In classical music, musical development is a process by which a musical idea is communicated in the course of a composition. It refers to the transformation and restatement of initial material, and is often contrasted with musical variation, which is a slightly different means to the same end. Development is carried out upon portions of material treated in many different presentations and combinations at a time, while variation depends upon one type of presentation at a time.
In this process, certain central ideas are repeated in different contexts or in altered form so that the mind of the listener consciously or unconsciously compares the various incarnations of these ideas. Listeners may apprehend a "tension between expected and real results" (see irony), which is one "element of surprise" in music. This practice has its roots in counterpoint, where a theme or subject might create an impression of a pleasing or affective sort, but would go on to delight the mind further as its contrapuntal capabilities are gradually unveiled.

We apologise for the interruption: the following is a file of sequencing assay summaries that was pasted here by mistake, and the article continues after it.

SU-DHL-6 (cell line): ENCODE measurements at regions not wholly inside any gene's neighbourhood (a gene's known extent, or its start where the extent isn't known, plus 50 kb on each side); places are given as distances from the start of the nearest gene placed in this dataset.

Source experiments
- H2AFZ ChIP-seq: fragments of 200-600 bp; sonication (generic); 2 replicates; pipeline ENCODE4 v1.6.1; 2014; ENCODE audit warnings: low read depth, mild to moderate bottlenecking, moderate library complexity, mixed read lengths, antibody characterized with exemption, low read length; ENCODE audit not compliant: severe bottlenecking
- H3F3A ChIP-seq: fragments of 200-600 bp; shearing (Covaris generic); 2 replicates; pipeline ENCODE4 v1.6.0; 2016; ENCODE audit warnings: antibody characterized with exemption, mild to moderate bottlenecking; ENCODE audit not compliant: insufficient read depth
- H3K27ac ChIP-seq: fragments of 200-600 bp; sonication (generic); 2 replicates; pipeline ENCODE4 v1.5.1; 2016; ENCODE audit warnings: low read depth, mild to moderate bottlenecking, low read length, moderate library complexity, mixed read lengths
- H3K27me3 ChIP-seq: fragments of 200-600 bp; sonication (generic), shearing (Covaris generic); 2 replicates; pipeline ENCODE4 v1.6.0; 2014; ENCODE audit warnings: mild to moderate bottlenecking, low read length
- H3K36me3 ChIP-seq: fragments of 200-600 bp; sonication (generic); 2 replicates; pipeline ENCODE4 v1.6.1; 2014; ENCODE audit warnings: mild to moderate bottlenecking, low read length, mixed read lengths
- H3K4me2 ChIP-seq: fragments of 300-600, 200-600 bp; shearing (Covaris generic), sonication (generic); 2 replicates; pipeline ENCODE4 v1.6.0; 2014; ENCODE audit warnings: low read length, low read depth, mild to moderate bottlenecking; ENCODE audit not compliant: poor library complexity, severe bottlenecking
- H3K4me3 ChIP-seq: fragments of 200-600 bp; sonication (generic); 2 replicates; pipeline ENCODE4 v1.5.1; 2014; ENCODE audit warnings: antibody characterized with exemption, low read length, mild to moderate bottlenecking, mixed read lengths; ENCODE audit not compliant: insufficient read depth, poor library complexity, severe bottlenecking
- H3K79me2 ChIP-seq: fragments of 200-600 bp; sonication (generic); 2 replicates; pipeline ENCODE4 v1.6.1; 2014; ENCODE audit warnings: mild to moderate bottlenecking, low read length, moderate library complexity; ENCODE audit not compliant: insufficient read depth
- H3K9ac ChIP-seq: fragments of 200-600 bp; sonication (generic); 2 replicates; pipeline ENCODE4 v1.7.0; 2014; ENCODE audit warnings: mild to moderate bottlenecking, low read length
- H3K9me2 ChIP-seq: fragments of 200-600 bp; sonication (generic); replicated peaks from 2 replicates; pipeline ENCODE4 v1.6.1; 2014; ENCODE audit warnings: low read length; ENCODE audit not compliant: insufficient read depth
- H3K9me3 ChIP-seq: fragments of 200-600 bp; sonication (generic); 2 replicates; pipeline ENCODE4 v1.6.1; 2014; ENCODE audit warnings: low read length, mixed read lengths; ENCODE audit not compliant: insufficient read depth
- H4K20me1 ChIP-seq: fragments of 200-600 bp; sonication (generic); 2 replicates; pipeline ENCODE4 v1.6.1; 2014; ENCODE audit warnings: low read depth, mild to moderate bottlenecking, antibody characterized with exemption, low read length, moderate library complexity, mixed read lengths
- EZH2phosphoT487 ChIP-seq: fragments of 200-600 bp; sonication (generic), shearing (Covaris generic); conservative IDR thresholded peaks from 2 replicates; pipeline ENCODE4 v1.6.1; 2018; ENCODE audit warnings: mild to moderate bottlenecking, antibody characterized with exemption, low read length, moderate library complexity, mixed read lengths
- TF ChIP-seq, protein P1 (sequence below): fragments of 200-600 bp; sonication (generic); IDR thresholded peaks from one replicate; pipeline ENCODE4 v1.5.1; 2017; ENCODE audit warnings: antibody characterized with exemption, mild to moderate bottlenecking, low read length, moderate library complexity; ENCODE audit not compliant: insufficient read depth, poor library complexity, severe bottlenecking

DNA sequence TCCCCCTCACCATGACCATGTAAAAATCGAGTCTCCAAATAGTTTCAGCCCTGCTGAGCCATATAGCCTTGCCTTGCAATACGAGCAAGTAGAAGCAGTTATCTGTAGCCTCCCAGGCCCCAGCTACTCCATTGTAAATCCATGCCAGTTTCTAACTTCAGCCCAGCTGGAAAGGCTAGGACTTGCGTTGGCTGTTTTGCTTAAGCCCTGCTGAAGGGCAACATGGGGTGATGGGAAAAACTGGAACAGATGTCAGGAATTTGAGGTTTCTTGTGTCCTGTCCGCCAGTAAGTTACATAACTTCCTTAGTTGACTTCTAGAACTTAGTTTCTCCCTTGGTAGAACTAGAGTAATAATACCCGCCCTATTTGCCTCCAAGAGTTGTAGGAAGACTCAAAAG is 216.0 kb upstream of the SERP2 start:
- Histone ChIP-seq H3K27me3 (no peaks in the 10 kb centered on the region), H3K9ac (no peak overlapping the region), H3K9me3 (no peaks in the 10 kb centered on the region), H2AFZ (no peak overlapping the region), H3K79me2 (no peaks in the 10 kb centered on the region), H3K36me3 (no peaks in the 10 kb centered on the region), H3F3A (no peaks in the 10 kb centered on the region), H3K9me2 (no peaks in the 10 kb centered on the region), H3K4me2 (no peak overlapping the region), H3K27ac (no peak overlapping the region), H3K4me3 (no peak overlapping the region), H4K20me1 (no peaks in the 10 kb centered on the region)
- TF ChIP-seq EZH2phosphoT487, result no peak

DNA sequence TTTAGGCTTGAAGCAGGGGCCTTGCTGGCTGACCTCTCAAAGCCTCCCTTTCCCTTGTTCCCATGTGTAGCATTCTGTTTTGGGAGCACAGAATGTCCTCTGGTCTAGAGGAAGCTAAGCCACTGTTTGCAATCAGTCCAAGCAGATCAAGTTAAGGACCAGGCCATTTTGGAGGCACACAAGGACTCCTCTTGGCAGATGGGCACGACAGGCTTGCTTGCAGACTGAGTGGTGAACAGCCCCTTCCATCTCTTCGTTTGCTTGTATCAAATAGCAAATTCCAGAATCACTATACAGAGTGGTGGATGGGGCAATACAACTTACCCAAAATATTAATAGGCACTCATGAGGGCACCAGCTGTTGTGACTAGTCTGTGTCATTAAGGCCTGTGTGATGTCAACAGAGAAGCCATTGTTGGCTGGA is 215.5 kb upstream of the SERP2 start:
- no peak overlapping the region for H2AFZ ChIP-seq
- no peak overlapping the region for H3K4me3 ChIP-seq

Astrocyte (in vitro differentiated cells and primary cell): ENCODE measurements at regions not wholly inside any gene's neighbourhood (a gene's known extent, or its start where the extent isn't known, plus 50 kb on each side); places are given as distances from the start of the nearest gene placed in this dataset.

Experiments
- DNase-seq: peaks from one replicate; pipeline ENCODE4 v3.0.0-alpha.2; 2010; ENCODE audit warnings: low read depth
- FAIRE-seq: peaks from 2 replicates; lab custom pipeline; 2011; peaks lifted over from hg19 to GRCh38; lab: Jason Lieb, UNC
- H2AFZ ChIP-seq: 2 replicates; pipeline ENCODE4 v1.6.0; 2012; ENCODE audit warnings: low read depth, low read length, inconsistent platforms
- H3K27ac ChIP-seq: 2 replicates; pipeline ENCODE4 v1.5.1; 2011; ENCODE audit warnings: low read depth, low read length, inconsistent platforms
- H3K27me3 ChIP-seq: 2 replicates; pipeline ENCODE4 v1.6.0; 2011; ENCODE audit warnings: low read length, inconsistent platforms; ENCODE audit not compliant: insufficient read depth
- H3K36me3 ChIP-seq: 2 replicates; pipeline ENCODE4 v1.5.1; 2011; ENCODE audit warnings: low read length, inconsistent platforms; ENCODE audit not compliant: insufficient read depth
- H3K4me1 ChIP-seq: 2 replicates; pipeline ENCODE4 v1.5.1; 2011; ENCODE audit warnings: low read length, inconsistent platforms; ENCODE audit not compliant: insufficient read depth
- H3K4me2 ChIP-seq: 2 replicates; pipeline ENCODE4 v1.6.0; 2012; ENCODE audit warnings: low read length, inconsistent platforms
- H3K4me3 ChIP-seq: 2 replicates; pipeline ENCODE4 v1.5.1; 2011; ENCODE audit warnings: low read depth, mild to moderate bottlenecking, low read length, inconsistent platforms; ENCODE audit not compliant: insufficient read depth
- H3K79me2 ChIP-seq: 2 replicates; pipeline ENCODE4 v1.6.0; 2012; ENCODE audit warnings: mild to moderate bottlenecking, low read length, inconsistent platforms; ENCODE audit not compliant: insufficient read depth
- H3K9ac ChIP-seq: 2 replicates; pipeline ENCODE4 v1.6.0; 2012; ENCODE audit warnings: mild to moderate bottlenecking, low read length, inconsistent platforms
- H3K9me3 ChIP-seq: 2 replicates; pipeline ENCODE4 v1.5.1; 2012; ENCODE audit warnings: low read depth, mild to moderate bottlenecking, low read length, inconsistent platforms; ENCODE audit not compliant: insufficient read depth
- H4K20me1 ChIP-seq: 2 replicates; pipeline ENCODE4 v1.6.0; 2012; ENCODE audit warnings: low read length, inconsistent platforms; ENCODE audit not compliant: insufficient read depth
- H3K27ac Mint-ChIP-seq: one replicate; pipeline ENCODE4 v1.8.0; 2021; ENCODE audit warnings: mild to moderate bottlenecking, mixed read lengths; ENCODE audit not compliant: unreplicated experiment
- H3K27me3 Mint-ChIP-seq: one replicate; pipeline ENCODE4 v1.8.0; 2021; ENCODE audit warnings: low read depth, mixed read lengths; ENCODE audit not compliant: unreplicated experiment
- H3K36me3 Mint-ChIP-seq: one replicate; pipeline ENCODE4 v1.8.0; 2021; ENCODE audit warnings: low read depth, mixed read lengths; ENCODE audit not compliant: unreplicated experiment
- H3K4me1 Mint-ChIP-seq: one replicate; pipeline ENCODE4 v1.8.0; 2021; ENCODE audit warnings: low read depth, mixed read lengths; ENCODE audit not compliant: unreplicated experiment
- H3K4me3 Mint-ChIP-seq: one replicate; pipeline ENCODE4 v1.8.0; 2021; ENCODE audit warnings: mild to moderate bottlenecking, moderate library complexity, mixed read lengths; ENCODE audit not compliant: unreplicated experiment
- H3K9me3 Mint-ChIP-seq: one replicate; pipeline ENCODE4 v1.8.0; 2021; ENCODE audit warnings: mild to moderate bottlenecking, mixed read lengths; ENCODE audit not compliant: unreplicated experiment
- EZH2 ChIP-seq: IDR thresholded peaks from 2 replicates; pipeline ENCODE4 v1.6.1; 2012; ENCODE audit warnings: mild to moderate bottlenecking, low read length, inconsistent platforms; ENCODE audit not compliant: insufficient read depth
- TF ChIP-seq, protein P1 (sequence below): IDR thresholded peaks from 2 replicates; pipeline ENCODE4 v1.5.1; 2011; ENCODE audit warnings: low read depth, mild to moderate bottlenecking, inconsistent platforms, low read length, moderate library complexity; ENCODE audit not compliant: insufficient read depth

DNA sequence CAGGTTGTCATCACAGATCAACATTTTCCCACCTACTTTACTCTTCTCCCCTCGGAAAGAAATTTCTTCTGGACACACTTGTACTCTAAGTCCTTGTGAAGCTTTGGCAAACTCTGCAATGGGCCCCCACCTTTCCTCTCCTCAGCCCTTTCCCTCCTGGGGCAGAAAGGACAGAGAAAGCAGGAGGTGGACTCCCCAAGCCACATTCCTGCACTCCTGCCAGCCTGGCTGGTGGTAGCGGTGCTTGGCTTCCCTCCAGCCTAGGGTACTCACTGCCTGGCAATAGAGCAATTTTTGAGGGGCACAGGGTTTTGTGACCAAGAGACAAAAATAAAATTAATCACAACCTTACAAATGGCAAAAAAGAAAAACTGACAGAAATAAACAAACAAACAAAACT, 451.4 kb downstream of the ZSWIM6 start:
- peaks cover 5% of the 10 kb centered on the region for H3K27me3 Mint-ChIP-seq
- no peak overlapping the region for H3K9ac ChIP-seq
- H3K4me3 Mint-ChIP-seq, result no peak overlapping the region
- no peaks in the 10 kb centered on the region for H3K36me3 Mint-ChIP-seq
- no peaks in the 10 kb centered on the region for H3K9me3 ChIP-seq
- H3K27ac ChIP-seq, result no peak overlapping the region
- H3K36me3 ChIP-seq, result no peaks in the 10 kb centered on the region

The musical form which traditionally exploits development to the fullest is the sonata. In this form there is a section after the exposition and before the recapitulation where material from the exposition section is developed. In some older texts this development section may be referred to as "free fantasia."
- Benward & Saker (2009), Music in Theory and Practice: Volume II, p.138-39. Eighth Edition. ISBN 978-0-07-310188-0.
- Wennerstrom, Mary (1975). "Form in Twentieth-Century Music" (chap. 1), Aspects of Twentieth-Century Music. Wittlich, Gary (ed.). Englewood Cliffs, New Jersey: Prentice-Hall. ISBN 0-13-049346-5.